Alice in Borderland

A comprehensive (mostly) spoiler free review

Leah Parkhurst, Howler Staff Writer

Overall review scores: 

Effects- 7/10

Characters- 8/10

Sets- 9/10

Plot- 9/10

Concept- 9.5/10

Soundtrack- 5/10

Verdict- 8.7/10

Given the massive spike in popularity of Hwang Dong-hyuk’s Squid Game, it’s no wonder that fans of the show began looking for additional similar content. Enter: Alice in Borderland. The underrated Japanese drama has been around for almost a year, yet its spike in popularity is considerably recent. 

Eager Squid Game fans have flocked to the show, giving it new attention that hasn’t been seen since its release.  A newfound enjoyment in game-based thrillers has made Alice in Borderland a clear next choice to newcomers to the death-game genre. This prompts a possible question to new viewers: Is it worth the watch? 

The answer lies in the show’s storyline. Similar to Squid Game, Alice in Borderland features a small main cast fighting for their lives in timed challenges. In both shows, characters we’ve grown attached to are forced to compete in head-to-head, life-or-death games of teamwork, strategy, quick thinking, physical ability, skill and treachery. 

“Honestly I kind of like it more than Squid Game. It’s not as good of a show, but I find it more enjoyable,” sophomore Connor Daniels said.

Similar to Squid Game, Alice in Borderland starts with an unassuming main character seemingly wasting his life away. Both shows focus on individuals trying to escape their real life. This and the general genre of the two shows is practically where the similarities end. 

Because of this, I do not think that the two should be compared directly. They are extremely varied in pacing, message, tone, and are overall two unique takes on the murder game genre. 

Alice in Borderland takes an approach that is more structured around the individual games and challenges, whereas Squid Game is more focused on the characters. Another difference is how Netflix’s overnight hit starts with its titular character entering these challenges alone by his own choice, whereas Alice in Borderland has its main character thrust into the games with a group of close friends. 




Anything “spoiled” in this review is revealed within the first two episodes of both shows.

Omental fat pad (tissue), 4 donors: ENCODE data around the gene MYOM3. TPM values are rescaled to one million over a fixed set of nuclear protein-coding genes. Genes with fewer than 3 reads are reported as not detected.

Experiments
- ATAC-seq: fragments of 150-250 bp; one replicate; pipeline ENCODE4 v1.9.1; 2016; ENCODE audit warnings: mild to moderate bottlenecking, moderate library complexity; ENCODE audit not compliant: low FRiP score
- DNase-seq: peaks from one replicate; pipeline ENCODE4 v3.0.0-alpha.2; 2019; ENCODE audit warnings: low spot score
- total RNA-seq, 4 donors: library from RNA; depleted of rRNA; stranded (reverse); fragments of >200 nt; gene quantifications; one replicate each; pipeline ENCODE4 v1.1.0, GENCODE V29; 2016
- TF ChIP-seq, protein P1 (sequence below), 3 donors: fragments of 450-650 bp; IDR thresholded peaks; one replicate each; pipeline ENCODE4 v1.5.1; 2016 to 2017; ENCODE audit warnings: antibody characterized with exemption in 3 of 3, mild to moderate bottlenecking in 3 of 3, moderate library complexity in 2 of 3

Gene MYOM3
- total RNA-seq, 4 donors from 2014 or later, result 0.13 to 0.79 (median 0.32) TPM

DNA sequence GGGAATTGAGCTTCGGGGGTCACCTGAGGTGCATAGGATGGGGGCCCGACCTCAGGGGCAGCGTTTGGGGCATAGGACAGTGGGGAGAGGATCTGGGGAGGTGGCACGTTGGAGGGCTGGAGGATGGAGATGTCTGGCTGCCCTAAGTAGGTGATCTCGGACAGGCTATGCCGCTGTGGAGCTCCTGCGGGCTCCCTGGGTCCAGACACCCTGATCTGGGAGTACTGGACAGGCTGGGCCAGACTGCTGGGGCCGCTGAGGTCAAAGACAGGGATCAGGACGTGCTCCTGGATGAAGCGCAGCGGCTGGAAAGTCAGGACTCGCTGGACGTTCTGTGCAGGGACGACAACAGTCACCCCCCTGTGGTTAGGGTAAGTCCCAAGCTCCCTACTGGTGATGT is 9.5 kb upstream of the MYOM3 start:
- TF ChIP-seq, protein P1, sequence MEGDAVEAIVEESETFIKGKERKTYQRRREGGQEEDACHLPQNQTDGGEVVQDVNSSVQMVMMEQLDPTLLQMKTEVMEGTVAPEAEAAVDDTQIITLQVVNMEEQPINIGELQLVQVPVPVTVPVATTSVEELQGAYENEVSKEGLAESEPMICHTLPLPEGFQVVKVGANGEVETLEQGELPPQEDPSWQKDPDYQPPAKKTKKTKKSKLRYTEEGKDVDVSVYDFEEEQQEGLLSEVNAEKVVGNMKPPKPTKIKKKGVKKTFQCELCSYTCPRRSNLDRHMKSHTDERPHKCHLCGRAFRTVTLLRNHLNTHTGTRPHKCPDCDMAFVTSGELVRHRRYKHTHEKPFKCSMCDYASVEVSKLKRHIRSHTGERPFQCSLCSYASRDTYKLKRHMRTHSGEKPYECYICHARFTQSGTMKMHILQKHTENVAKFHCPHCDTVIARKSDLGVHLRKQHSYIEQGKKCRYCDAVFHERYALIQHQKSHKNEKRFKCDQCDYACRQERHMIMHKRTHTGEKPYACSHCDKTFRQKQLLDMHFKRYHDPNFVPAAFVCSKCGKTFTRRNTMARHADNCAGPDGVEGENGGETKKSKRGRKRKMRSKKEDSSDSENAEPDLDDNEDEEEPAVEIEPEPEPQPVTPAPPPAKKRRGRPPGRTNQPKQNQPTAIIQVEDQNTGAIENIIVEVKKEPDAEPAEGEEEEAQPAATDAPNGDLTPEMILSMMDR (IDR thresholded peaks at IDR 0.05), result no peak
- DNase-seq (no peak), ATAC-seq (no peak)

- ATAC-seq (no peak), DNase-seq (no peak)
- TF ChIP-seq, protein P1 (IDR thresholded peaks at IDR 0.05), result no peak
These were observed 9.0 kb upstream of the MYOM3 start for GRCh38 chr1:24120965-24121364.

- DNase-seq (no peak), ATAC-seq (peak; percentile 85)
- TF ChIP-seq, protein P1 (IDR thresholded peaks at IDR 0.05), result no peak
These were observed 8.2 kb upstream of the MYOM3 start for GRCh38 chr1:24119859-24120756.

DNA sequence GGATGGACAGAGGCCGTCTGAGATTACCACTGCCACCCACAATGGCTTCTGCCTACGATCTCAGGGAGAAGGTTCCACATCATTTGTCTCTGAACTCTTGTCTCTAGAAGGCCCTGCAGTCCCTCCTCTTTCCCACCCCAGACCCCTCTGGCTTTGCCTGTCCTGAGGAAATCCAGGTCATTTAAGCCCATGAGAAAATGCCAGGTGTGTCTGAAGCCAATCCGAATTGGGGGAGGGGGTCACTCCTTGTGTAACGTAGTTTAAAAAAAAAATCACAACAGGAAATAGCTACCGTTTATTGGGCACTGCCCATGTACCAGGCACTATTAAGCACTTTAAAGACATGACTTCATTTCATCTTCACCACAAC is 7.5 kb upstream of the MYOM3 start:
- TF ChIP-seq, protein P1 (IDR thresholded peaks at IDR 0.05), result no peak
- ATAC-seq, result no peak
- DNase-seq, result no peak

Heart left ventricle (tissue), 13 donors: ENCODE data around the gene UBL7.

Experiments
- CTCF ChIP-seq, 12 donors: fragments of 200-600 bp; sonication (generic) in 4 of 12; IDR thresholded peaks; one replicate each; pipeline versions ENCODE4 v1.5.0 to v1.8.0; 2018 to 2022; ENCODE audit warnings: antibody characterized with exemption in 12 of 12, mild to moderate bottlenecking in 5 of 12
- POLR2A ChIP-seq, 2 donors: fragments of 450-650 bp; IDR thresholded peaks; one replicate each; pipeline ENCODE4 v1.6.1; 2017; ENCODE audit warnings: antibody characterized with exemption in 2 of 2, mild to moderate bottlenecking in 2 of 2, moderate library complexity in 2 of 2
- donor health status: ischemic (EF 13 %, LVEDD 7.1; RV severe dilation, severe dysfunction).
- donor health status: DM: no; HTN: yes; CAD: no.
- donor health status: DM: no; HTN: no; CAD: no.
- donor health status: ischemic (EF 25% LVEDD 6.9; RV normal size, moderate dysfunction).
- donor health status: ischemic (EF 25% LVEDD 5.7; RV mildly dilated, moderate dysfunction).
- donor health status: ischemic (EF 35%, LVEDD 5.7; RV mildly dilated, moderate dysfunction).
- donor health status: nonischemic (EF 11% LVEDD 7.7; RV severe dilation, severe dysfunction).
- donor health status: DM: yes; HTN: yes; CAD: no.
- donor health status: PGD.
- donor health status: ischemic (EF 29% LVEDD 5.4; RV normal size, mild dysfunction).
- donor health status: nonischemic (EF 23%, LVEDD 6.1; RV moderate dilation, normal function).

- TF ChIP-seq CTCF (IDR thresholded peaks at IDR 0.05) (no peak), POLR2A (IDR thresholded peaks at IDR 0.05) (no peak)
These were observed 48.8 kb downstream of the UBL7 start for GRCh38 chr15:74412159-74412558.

Arisu (Alice pronounced in a Japanese accent, hence the title), the main character of Alice in Borderland, is a college-aged young adult living in Tokyo. 

The action starts when Arisu and his best friends -Karube, a team leader-type bartender, and Chōta, a young IT worker- are suddenly transported to a seemingly abandoned version of the world they know.

While hiding from the police in a public bathroom, the power goes out; When they leave the stall, they find all of Tokyo to be empty of people. This is Borderland.

In this world, they live by time limits. After completing a challenge, they are given a couple more days on their “Visa.” When their Visa expires, they are eliminated. At each new challenge they meet more and more new people.

The challenges are divided into four categories, with 10 levels of increasing difficulty per category. Diamonds, spades, clubs and hearts. These categories correspond to what strategy is used to complete and survive the game: Wit, physical ability, collaboration and betrayal respectfully.

These high stakes and compelling characters lead to a lot of tense situations and tear-jerking scenes.


The question still stands though, is Alice in Borderland worth the watch?

With an 82% on Rotten Tomatoes, 7.7 on IMDB and 95% on Google approval rating, I’d give that question a resounding yes. 

The sets are stunning. The practical effects are immersive. When used, the CGI is passable. The soundtrack is nothing to write home about, but it doesn’t take you out of the story and fits each scene properly. The characters are believable and feel fleshed. And thankfully, the ending left me eager for the upcoming season two.

I wouldn’t consider it a “life-changing must-watch,” but if you’re a fan of puzzles, escape rooms, thrillers, smart main characters, high stakes, sci-fi, or mild gore, this is a show that will likely give you a great time. If you have the time and are looking for more shows like Squid Game, I recommend you give it a shot.

So strap in. Grab some tissues, snacks and blankets, and enjoy the 8-hour vacation into your screen. Just be sure you don’t forget to keep your Visa up to date.